We have a Class A motorhome. I maintain 100 psi air pressure in the rear tires and 95 psi in front (maximum is 110 psi). This is based on scale weights. I live at 9,200-foot elevation in Colorado. I normally travel in the Western states, between 6,000-10,000 feet in elevation. I’m planning a trip to the Eastern Seaboard and then down coast to winter in Florida. Will a 9,000-foot change in elevation have an effect on the tire pressure? My guess is it will be low at sea level. What are the facts?
Chris Quaderer | Divide, Colorado
Yes, your suspicions are correct. Air density changes roughly 3 percent per 1,000 feet of elevation change. Tire-pressure gauges measure the difference between the pressure inside the tire and outside (not absolute pressure). Therefore as you descend, the internal pressure, which was filled in the mountains, becomes relatively less, compared to the external air pressure of the denser air closer to sea level. I recommend checking (and adjusting) tire pressures at least two or three times as you descend. Pressure should only be checked and adjusted when the tires are cold.
My Forest River FR3 has two cable-driven slideouts. I’ve owned several motorhomes before, but none had any slideouts. I have two questions. Since cables generally stretch, how long before they need to be adjusted to make up for the slack? Also, how much difference should there be between the right and left? I seem to have a ½- to ¾-inch variation on one side versus the other when the slideout is closed. The one side is barely touching the seal, while the other side is tight.
The cable slideout mechanism seems similar to pop-up campers or boat lifts. Any information would be helpful.
Andy Carter | Elkhart, Indiana
Cables don’t stretch much once the system is in place and adjusted, unless something has happened. When the slideout is in for travel, both ends should be as tight as possible to help deter rainwater from sneaking past the seals. In other words, the motorhome-wall to slideout-wall measurement you mentioned should be the same, instead of ¾-inch off. I recommend that you first inspect the cable-drive path for any debris, snags, bent parts or anything that’s abnormal, before attempting to adjust the cables. Also, mark the nut locations so you can go back to the original settings if needed. You didn’t mention which system you have, but I believe it is a BAL Accu-Slide. There should be an instruction manual with the paperwork for the motorhome. Fortunately, the manual is also available online at http://norcoind.com/bal/downloads/accuslide/accuslide_service-manual.pdf. You’ll find the adjustment procedure on page 6, but be sure to read the whole booklet first. Please follow this procedure and, if you are unsure how to do it, contact Forest River (www.forestriverinc.com). Bryan Knight handles the service questions for this model motorhome, and can be reached at 574-206-7611 in your town of Elkhart, Indiana.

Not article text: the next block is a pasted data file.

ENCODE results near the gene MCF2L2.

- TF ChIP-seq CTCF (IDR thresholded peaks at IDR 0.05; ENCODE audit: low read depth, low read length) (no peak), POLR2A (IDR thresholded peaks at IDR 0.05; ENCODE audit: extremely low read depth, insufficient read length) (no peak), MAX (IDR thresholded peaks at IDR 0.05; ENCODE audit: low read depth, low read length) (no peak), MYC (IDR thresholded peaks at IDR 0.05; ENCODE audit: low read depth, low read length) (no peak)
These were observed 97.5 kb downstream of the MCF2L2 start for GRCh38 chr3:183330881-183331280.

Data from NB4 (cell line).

Improving the View
We are the happy owners of a 2010 Winnebago View. In general, we are satisfied with its road handling, even while encountering light side winds. However, in strong wind conditions, especially when combined with passing trucks, the View demands constant attention and a steady effort on the steering wheel to keep it in its lane. I would like to know what I can do to improve this situation. Through my RV magazine readings, I see ads for steering stabilizers, torsion bars, specialized shocks, air shocks, etc. In your opinion, what is my best option in terms of quality/price-efficiency ratio?